Tom Johnson’s Other Harmony
In spite of my continuing series of “Thumbnail Reviews,” this is not a review. First because I haven’t finished Tom’s book yet, and second because I don’t do reviews in the journalistic meaning of the word. More like: reflections.
I’ve known Tom since he appeared in the downtown scene of new music in the ‘70s around when I did, and admired his music, his theoretical approach, and his important role as a music critic for the Village Voice; his “beat” being the very downtown scene we were part of. I’ve performed some of his music with my DownTown Ensemble, and Flexible Orchestra. And I visited him after he had become an ex-pat in Paris in 2005, and where he has lived since leaving New York in the ‘80s. His habit for visitors was to offer to play you some of his “deductive music” and when he thought you had heard enough he would say something like: that’s enough deductive music for today—and stop.
So this important, and I hope, controversial (and index-less book), which goes “beyond tonal and atonal” music (that’s his subtitle) pits once more the music as a listened-to phenomenon against the theory of music: a tradition of quasi opposition that goes back to Greek and Roman times. The most interesting of these writers are the ones who are also important composers, like Olivier Messiaen, about whose theory Tom has much—very positive—to say.
I’ve been ambivalent about this opposition. Partly because on one side, I contributed to a “structuralist” approach through my minimalist pieces, and through the “systems group” which we briefly had in the late ‘70s in New York with artists from several media, including composer, Philip Corner. Tom doesn’t remember this group when I recently brought it up to him. But it was a fun and wonderful thing to have for its short life. The other side of the ambivalence comes out below.
My biggest question about the kind of structuralist approach that equates notes with numbers, is: Would any of this have happened if we didn’t have discrete entities like twelve pitches to our “Western” scale? And my answer to my self is: maybe we have to have discrete numbered entities because of who (or what) we are. We are counters, enumerators, makers of discrete intellectual things, alphabetizers, and so on. But is that what music should be doing? All counting, I thought, was in the service of music, not music in the service of counting. But then Tom and Charlie Morrow did counting pieces. And they were interesting, even fascinating. Whether or not they were “music” seemed beside the point. Even when “boring.”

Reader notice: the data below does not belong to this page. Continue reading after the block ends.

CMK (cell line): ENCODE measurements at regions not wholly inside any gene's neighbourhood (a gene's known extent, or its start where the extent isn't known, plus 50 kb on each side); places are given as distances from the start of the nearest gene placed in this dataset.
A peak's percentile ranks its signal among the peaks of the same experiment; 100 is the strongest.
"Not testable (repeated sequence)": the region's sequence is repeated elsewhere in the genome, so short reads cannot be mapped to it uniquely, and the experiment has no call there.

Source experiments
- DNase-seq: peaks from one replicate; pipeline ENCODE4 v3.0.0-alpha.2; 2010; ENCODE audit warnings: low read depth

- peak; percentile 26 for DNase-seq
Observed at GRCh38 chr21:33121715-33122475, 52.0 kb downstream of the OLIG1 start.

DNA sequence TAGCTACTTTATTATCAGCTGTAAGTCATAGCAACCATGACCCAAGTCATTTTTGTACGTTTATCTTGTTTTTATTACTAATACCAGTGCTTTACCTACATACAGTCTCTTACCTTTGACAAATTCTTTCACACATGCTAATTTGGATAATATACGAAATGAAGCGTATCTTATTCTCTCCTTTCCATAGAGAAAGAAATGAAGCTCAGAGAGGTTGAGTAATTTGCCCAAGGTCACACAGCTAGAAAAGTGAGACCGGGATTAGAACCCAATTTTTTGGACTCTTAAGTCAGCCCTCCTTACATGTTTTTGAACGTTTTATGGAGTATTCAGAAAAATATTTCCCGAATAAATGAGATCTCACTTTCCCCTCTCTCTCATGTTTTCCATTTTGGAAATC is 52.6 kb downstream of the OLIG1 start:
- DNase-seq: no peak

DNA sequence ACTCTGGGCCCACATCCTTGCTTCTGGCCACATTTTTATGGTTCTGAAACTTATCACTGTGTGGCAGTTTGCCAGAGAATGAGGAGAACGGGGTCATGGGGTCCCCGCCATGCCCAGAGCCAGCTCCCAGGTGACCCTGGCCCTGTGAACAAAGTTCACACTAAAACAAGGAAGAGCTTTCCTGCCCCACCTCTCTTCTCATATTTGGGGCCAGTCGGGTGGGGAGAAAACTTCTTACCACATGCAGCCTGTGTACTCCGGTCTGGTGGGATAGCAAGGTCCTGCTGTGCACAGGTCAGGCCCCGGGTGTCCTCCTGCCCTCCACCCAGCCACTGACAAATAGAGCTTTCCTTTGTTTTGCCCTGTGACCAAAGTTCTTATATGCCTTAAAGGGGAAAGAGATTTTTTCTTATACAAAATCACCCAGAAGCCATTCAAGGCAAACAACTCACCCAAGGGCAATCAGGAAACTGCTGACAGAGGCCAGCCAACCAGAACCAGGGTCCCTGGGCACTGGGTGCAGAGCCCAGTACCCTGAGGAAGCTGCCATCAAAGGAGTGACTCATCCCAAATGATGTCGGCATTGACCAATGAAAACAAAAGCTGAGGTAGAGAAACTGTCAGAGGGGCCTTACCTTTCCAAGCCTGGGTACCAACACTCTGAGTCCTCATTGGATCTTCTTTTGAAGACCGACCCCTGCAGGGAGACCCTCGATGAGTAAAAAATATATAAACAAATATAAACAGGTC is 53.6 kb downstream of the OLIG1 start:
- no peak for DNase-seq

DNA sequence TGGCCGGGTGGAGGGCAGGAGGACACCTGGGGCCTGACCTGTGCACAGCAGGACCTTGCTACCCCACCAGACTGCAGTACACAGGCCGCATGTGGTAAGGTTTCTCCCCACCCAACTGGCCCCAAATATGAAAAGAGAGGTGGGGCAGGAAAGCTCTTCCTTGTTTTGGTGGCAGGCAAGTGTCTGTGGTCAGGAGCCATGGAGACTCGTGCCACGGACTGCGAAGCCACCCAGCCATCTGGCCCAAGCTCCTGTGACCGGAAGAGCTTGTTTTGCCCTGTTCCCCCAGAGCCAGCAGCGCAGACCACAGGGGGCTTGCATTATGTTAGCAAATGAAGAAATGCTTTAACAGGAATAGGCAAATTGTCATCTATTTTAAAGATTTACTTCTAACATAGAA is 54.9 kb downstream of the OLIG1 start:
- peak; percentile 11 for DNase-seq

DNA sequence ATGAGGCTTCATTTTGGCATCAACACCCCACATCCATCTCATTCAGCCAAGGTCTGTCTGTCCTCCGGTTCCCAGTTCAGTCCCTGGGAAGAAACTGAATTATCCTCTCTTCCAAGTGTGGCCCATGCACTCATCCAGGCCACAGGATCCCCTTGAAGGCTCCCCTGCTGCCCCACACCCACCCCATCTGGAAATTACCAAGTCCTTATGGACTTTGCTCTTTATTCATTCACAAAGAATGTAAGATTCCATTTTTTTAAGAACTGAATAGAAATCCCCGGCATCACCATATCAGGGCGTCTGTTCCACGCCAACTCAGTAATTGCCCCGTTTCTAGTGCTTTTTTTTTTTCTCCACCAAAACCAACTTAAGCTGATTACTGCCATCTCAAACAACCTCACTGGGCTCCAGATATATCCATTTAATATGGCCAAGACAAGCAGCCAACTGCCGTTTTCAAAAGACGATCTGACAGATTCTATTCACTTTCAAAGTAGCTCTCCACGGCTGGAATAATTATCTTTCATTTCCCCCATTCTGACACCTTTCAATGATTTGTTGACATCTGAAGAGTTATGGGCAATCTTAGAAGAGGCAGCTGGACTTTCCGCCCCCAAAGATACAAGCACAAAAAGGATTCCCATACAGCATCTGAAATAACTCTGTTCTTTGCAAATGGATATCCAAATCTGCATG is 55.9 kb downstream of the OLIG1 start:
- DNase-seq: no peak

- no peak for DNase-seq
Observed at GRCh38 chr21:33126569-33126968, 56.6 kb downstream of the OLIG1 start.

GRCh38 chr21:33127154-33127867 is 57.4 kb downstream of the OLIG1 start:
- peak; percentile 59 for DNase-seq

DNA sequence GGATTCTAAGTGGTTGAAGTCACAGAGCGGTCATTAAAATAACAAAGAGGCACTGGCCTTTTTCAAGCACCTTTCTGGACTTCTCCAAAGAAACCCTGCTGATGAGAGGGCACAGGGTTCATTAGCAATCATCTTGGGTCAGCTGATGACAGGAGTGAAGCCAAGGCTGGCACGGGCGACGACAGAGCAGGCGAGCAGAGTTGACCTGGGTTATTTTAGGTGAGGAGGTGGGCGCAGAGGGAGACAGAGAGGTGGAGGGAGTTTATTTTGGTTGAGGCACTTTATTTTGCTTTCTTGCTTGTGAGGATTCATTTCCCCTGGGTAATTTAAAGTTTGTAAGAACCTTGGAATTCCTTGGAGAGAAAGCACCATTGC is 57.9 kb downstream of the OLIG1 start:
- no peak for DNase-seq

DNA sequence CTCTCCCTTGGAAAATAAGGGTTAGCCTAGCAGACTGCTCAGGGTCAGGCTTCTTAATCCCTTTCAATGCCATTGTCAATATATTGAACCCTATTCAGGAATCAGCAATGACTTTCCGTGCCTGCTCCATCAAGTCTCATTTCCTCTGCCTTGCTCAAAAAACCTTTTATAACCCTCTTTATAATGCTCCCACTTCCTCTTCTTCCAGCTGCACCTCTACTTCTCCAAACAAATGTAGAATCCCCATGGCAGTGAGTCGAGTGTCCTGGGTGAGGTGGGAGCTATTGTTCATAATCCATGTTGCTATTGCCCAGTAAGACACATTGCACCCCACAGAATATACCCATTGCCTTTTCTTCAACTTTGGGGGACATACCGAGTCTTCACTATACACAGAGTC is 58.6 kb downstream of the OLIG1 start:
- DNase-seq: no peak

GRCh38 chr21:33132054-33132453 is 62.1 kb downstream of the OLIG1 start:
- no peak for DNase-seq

“Equal and Complete” is one of the chapters of the book. In it he means that the system behind the notes should have equality and completeness. An example of equality might be the interval between notes of a chord, like a major 7th. Or, simply, our system of “equal temperament” whereby the distance between each note of the 12 in the octave is the same. Completeness is something like: what are all the four note chords made up of such-and-such group of notes in a scale.
So then the eternal question is: What is the purpose (and use) of music? Is it to exhibit or manifest a system or process or structure, OR to move, invite, satisfy, transport, or amuse the listener? Can it be both? Difficult, but yes, it can be. I count my self in both camps, at least for several of my pieces. Though Tom is firmly in the former, some of his earlier compositions like the Shaggy Dog Operas are in both camps. In those, the system or process was kept discretely (other meaning of that word!) behind the surface sound. And they were comedic, theatrical.
What is true of this book is that Tom Johnson has thoroughly brought the discussion up to date. Will he compose captivating music now, from the “other harmony” he’s written about? Does it have to be captivating? I would hope yes. But that’s because I like as much to be happening as possible.
Thumbnail Review No. 45